Introducing Amazon Go

The latest Amazon project is an actual grocery store, but one that promises no lines ever.
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The future is awesome. And terrifying. But mostly awesome.

Today in Amazon announcements, the local megacorp introduced us to Amazon Go, an 1800-square-foot brick-and-mortar grocery store at 2131 7th Ave, on the corner of 7th Avenue and Blanchard Street, that requires no checkout. You read that right: You simply use the app to scan in when you arrive at the store, grab your items and stash them away as if you’re shoplifting (you’ve got a great new excuse, criminals!) and walk out. You’ll be charged to your Amazon account and sent a receipt.

No lines! No waiting! No human interaction!

The video above tries to explain the technology—something about computer vision, deep learning algorithms, and sensor fusion, a combination they’ve named “just walk out” technology. It’s apparently the same idea behind self-driving cars. 

Understandably, this store seems geared toward the young Amazon professional: Mostly ready-to-eat foods, pantry staples, and Amazon Meal Kits, which have the necessities for a quick home-cooked meal.

What excites us more is the rumored location of a drive-through grocery store in Ballard, a mysterious “Project X” that Amazon’s tight-lipped PR manager wouldn’t give us any info on (“We don’t comment on rumors or speculation,” she says).

When do we install the big sign on I-5 that reads “Amazon welcomes you to Seattle”? 

Three Impressions of Sovereign

Three Impressions of Sovereign

AJ is a fan of the underground bar
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The Black on Gold cocktail at Sovereign

One of my favorite spots from my drinking youth, Auntie Mae’s in Manhattan Kansas, was 75% below street level, and since then I’ve always loved underground bars. There’s something wonderfully clandestine about entering a bar at street level, then proceeding down. All that activity above, all those people walking by. I recently had a chance to go with my wife into the newer (it opened in late September, from the same folks who own and run The Forge Lounge) Pioneer Square bar Sovereign, which is in the basement of the Maynard Building, to see if it rose to the level of other great subterranean bars. Here are three impressions from the visit.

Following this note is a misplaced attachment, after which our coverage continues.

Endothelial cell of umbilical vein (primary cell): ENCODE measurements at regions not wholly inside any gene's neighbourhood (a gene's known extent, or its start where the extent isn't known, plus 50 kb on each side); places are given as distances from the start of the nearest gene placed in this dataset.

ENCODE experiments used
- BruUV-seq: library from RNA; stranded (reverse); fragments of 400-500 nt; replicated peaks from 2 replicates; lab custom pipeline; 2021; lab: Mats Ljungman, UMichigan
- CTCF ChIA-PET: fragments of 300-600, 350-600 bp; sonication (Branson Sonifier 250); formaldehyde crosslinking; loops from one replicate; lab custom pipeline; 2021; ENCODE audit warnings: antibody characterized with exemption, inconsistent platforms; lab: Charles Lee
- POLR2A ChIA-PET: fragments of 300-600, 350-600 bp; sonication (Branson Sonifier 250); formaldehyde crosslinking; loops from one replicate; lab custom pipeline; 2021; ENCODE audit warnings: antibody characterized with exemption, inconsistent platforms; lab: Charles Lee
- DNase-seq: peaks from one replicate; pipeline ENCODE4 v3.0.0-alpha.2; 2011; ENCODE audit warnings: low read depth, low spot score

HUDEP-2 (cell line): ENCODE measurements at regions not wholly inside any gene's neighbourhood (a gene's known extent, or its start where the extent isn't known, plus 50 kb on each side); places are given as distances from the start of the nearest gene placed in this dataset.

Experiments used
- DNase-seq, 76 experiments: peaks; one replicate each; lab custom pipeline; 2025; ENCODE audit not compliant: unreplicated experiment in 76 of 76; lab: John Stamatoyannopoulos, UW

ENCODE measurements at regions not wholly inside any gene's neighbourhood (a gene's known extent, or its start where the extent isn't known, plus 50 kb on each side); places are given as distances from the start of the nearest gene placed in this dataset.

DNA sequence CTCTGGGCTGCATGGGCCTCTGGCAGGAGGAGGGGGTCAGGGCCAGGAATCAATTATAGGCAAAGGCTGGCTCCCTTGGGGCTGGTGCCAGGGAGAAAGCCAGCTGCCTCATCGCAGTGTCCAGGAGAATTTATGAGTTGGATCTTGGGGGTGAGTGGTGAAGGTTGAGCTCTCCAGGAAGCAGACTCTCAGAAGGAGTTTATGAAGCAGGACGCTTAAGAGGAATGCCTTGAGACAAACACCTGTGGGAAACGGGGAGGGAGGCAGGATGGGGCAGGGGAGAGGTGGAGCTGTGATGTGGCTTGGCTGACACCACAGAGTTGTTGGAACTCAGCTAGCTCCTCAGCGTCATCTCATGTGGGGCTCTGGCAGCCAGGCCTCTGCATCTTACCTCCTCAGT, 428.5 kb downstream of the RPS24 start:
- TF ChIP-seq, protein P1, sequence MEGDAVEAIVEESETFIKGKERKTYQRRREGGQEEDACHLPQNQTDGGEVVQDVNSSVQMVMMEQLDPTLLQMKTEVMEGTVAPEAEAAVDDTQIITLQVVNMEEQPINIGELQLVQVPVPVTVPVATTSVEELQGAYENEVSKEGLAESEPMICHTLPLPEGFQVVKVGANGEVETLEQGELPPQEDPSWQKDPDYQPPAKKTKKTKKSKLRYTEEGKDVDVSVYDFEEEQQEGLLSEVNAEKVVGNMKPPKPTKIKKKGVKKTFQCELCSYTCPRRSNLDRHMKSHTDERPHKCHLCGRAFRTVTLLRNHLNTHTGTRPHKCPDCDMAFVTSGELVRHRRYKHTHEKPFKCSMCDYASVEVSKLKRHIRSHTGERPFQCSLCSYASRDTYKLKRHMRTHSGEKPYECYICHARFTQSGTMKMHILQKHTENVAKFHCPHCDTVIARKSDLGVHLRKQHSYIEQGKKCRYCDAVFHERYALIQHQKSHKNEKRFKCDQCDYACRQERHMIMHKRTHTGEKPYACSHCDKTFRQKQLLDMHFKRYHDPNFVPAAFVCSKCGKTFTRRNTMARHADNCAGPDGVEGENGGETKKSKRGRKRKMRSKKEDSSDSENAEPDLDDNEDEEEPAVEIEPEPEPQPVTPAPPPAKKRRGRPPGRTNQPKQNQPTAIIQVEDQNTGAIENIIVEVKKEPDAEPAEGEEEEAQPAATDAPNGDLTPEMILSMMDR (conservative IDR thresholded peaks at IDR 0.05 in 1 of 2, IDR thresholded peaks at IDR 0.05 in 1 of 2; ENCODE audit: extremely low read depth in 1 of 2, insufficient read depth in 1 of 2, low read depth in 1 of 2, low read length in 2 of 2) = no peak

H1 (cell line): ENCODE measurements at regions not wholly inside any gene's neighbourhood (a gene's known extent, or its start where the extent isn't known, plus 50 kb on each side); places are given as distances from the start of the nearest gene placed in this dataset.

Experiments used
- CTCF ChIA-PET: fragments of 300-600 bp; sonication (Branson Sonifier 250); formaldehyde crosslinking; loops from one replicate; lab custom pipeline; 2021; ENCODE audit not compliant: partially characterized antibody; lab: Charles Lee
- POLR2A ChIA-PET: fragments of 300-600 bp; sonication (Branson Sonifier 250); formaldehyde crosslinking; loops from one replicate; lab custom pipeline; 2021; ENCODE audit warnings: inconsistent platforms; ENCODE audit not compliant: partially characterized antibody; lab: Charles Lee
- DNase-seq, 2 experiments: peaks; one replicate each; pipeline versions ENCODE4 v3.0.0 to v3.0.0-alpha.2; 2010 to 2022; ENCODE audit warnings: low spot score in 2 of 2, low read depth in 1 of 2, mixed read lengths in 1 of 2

The Drinks: When walking in, we were excited to see Cara Stuber making drinks behind the barwe always dug her cocktails when she was at Bar Noroeste. Sovereign has eight selections on the mixed drink menu, including house creations like the Black on Gold, which combines hotsmoke bourbon (bourbon infused with chili and smoke), apricot, lemon and crystalized ginger. The citrus and apricot pairing, with undertones of smoke and spice, was like a spring afternoon at dusk. They had one of my favorite local cocktail inventions on the menu, too, The Trident, originally put together by genius local cocktail guru Robert “Drink Boy” Hess. It’s an herbal and spice masterpiece, with sherry, Italian amaro Cynar, aquavit and peach bitters all bringing layers of flavor. You’ll also find a tight, but well put together, list of wine and beer, and a punch that changes seasonally.

The Food: You won’t unearth an expansive menu of edibles, but what’s available is a great balance between snacks for while you sip and a few larger items. There’s a section of Table Bread that’s awfully fun, especially the Faux Gras. This veggie spread of walnuts, lentils, and mushroomserved like all the spreads with either a Grand Central baguette or gluten free crackershad a beautifully substantial texture and an earthy nuttiness offset perfectly by accompanying whole grain mustard. There are trios of baguette sandwiches and deviled eggs on the menu, and the latter contains a rotating seasonal option; when we were there it was chicken curry. For those with bigger appetites another trio of larger Specials is available, with the Sticky Jerk Chicken, coming with a side of sweet potatoes, a hit so far.

The Space: As mentioned, you walk down a set of stairs to get into the Sovereign, which is darn cool. The rest of the space is cool, too, with an art nouveau essence that adds personality without becoming affectation. A trio (they love trios!) of antique chandeliers, delicate sconce lights and artsy accents over doors, tiled ceilings, and a William Morris-esque print wallpaper would be at home in 1924 on a few walls. The bar itself, where I suggest you sit to interact with friendly shakers like Cara, is marble topped, with 12 low-backed bar stools, while the main area is split into two sections with wooden topped tables and wood chairs, a couple low slung comfy chairs, and lots of space for standing. That space is good, because the Sovereign is already developing a crowd of neighborhood and post-work regulars, and starting to be noticed by the pre-and-post game sports crowd.